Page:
Christine - King's Corner Review
Welcome to King's Corner. A recurring series of reviews based on the film and TV adaptations of Stephen King's novels, reviewed and released in order of the original source material publishing date.
On a random walk home back in the late 70's Stephen King began to think about his Ford Pinto, a car that meant a great deal to him but it is also a car he realized was on its last legs. It was the car he had bought with the hardcover advance he got for ‘Carrie’ and was pivotal in his development of ‘Cujo’ as it was the model of car Donna Trenton and her son took shelter in from the rabies ridden St. Bernard. Lamenting life without this car, an idea for a short story began to formulate in his head. The basic idea was about a car that would get younger as its odometer ran backwards. He began writing it with the intention of it being a comedy but the more he wrote the more sinister it became turning it into a dark story of love, friendship and obsession which would become ‘Christine’.
Director: John Carpenter
Starring: Keith Gordon, John Stockwell, Alexandra Paul, Robert Prosky
Written by: Bill Philips
Produced by: Richard Kobritz
Cinematography by: Donald M. Morgan
Original Score by: John Carpenter, Alan Howarth
A nerdish boy buys a strange car with an evil mind of its own and his nature starts to change to reflect it.
Whilst working on the successful mini series adaptation of 'Salem's Lot' producer, Richard Kobritz developed a rapport with King to the point where King contacted Kobritz offering him the chance to adapt two unreleased manuscripts, ‘Cujo’ and ‘Christine’. According to the documentary ‘Christine: Ignition’ Kobritz opted to adapt ‘Christine’ as he was attracted to the novel's, "celebration of America's obsession with the motorcar".
Top of Kobritz's list to direct an adaptation of the novel was John Carpenter who originally couldn't do it as he was in line to direct ‘Firestarter’ but after the studio got cold feet due to the reception of ‘The Thing’ he was replaced by Mark L. Lester freeing him to take the wheel of ‘Christine’. Carpenter felt that he was a director for hire on the film as it was just a job for him rather than being a passion project but a lot of his auteur touches can be seen throughout the film.
In the documentary ‘Christine: Ignition’ Kobritz made it abundantly clear that, "the car was the star". This sentiment was also shared by Carpenter as you can see right from the opening of the film on the car assembly line. A 1958 Plymouth Fury, Christine approaches the end of the assembly line getting a once over as George Thorogood & The Destroyers ‘Bad to the Bone’ not so subtly blares over the soundtrack. There is a seductive quality to the way Carpenter shoots the car in this scene (and throughout the film) as Anna Powell in the book ‘Notes from The Cinema of John Carpenter: The Technique of Terror’ states, "Carpenter fetishises the car's design with slow, lingering shots of her gleaning chrome and flamboyant tail fins". This makes it clear that Christine attracts unsuspecting prey (usually men) to her before she attacks. In this scene alone she injures one man and kills another. In short she is a motorized siren calling out to a lost soul with a roar of her engine.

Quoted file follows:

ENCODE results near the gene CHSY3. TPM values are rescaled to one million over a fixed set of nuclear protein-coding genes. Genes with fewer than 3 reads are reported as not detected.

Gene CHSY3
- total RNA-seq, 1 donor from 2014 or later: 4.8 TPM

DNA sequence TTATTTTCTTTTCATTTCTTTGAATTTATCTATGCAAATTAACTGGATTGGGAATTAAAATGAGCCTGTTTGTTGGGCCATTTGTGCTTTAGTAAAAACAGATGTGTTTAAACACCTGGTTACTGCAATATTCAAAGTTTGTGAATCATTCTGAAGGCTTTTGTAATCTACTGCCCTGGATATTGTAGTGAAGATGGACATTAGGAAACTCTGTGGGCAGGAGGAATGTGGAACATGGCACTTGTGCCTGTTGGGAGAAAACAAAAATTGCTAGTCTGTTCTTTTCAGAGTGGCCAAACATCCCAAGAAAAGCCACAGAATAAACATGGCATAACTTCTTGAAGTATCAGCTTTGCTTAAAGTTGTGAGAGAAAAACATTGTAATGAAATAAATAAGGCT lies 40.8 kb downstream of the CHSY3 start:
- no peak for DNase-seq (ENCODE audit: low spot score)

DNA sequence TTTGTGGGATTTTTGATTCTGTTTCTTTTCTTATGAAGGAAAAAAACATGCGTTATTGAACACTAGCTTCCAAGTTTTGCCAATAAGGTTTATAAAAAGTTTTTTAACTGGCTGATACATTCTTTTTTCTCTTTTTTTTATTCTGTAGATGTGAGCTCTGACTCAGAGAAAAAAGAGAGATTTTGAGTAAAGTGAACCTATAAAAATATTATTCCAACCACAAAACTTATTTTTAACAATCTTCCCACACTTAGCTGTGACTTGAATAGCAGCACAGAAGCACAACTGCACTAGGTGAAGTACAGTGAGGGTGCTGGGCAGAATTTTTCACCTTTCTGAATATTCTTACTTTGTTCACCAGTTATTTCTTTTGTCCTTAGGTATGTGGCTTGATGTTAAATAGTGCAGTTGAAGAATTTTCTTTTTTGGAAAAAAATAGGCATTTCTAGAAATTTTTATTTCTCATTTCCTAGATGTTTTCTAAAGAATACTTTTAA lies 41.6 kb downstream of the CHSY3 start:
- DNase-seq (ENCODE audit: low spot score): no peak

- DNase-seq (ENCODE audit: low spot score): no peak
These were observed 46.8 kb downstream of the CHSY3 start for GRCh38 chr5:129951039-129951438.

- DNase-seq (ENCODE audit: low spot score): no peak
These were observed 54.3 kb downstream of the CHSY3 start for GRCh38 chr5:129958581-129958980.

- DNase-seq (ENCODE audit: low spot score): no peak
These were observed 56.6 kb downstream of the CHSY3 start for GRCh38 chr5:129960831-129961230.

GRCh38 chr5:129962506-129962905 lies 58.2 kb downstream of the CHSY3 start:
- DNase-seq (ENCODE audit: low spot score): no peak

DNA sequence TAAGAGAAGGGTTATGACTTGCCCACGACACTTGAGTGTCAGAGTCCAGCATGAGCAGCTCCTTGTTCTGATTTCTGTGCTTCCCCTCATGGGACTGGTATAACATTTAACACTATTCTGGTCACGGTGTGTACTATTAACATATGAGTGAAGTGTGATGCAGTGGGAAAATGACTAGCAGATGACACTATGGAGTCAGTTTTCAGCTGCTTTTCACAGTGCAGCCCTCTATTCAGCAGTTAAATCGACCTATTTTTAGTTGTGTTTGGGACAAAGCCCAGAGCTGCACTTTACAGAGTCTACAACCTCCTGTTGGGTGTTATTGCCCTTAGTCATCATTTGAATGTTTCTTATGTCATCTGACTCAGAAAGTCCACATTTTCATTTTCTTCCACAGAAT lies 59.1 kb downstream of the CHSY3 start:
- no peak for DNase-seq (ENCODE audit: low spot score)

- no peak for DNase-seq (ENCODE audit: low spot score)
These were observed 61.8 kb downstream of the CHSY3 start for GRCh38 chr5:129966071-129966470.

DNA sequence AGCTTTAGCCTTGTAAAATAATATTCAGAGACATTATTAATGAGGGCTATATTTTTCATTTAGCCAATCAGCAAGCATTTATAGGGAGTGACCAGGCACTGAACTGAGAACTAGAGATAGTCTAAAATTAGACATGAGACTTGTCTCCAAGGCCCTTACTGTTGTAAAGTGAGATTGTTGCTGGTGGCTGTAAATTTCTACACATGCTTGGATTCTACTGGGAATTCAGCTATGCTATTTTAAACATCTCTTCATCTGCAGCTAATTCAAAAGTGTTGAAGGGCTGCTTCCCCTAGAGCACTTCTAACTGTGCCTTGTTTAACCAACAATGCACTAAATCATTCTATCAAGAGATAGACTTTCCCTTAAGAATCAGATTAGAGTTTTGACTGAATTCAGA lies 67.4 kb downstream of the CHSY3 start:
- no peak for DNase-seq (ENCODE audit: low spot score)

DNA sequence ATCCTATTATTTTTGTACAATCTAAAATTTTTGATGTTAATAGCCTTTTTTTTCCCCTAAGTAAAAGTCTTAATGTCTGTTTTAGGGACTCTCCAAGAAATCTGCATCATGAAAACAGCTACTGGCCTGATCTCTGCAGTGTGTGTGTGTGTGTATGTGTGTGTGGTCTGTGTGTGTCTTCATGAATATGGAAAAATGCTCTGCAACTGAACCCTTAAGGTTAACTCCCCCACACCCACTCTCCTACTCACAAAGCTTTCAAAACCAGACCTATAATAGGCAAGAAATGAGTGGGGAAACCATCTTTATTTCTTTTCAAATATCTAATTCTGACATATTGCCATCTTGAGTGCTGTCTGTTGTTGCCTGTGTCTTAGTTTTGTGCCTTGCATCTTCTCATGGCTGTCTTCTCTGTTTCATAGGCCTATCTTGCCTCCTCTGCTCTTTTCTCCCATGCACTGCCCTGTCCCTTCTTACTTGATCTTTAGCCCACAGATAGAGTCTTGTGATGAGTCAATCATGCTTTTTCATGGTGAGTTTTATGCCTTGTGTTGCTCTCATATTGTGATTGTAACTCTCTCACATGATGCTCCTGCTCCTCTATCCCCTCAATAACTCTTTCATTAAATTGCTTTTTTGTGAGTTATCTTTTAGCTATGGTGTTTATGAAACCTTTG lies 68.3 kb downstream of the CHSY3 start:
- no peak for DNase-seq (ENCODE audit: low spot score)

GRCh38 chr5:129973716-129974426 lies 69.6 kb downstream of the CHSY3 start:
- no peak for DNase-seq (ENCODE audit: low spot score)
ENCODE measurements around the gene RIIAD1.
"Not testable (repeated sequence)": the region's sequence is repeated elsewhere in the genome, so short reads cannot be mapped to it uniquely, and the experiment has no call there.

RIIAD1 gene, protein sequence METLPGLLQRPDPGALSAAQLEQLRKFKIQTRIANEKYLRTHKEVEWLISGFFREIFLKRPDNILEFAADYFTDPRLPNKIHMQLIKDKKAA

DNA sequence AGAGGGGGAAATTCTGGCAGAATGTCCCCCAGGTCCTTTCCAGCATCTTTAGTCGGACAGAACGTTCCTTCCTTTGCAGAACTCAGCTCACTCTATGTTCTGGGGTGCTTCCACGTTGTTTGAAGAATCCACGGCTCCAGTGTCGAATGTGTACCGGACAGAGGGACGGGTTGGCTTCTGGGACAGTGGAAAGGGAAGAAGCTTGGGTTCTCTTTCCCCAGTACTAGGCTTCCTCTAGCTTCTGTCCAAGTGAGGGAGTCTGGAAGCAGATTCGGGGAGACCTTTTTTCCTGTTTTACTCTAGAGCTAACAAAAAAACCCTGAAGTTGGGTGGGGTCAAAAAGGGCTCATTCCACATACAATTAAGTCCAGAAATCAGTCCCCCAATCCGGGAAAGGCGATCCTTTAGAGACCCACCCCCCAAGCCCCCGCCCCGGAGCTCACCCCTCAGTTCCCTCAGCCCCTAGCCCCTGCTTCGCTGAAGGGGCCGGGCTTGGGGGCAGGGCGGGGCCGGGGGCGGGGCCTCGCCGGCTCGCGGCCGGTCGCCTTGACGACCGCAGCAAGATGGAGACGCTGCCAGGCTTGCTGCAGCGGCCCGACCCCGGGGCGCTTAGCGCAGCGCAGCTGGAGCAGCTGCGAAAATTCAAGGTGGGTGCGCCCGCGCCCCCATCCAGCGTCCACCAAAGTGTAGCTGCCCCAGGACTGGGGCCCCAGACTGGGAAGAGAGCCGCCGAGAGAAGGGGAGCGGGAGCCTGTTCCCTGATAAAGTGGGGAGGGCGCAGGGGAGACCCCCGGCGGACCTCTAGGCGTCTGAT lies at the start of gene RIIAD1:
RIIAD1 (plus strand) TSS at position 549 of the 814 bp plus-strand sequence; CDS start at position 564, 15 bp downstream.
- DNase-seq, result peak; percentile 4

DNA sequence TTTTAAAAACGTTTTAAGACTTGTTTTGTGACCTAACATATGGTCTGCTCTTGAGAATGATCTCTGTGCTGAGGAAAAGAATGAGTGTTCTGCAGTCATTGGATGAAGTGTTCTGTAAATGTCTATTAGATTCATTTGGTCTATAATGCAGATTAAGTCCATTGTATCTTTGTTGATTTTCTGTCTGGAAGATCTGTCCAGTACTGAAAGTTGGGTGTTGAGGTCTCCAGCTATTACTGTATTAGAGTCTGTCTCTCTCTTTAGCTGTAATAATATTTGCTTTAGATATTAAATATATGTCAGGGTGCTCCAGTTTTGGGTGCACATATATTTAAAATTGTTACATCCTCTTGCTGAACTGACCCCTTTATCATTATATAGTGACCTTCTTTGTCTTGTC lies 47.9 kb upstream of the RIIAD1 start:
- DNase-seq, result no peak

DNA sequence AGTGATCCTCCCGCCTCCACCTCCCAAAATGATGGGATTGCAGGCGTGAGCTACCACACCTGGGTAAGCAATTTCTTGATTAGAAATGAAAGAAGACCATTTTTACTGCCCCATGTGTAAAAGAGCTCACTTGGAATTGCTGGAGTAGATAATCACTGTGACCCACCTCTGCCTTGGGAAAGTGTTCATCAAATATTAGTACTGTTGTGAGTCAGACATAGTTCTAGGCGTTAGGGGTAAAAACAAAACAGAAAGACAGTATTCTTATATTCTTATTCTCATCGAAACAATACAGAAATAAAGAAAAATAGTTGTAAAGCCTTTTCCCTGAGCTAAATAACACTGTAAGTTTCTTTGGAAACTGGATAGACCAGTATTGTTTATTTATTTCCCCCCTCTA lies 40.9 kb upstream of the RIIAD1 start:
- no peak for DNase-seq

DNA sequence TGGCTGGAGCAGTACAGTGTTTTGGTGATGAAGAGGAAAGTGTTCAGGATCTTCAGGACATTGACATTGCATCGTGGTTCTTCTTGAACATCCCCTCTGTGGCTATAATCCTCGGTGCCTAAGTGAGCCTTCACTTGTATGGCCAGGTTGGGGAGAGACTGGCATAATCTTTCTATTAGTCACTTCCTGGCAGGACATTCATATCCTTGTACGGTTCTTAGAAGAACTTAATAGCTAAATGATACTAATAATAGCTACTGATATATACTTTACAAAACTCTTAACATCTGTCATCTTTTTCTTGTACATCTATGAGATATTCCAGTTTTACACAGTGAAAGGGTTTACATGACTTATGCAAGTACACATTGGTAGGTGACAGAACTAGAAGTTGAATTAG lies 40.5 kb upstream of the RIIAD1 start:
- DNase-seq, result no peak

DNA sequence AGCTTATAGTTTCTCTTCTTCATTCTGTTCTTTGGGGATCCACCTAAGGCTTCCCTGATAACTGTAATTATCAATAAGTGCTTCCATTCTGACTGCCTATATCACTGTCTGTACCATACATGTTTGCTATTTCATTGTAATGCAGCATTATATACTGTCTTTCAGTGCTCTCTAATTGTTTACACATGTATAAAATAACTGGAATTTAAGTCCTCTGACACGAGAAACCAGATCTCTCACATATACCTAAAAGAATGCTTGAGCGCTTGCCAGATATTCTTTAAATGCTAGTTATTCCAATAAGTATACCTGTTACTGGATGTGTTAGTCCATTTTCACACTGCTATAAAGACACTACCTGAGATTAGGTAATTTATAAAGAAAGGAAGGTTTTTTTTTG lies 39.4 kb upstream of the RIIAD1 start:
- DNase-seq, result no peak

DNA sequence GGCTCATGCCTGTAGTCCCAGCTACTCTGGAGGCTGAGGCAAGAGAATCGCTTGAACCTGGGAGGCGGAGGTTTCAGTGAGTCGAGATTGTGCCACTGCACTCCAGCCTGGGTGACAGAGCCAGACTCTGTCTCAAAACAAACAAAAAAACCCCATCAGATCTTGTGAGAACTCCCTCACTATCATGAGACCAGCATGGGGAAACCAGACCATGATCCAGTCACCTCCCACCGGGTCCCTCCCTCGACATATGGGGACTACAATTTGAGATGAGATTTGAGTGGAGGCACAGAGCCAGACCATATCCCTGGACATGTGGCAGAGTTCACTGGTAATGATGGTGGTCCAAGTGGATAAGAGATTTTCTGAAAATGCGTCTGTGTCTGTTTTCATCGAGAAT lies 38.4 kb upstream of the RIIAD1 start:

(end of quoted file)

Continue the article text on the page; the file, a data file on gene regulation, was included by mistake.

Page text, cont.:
In the film this lost soul is none other than Arnie Cunningham (played by Keith Gordon in a role originally offered to Kevin Bacon), a shy high schooler with zero confidence and a controlling family. When we first meet him he speaks with his unlikely (and only) friend Dennis (played by John Stockwell) on the way to school about how hard it is for him to get a girlfriend (in the crudest way possible). At school he has an unsavory encounter with quintessential King bully, Buddy (played by William Ostrander that Nicolas Cage had auditioned for) who threatens him with a knife. Deflated on the drive home he spots a car wreck of something that was once beautiful, something with potential, he sees himself when he sees Christine for the first time which was writer Bill Phillips intention as he states in the documentary ‘Christine: Ignition’, "what Arnie gets from Christine is that he can make himself beautiful by making her beautiful". This quest for beauty comes at a price with the purchase coming across like a pseudo-Faustian pact.
With his purchasing of the car, Arnie starts the change as his obsession and love grows for the car. Suzie Young in the book ‘The Technique of Terror’ writes, "Christine transfigures Arnie from nervous underdog to foul-mouthed tough guy". This persona comes from alienating himself from his friends and getting into fights with his parents in pursuit of becoming closer to Christine. His transformation is physical too as he stops wearing his thick rimmed glasses,he slicks back his hair and walks around dressed like James Dean from ‘Rebel Without A Cause’ with a devil may care attitude.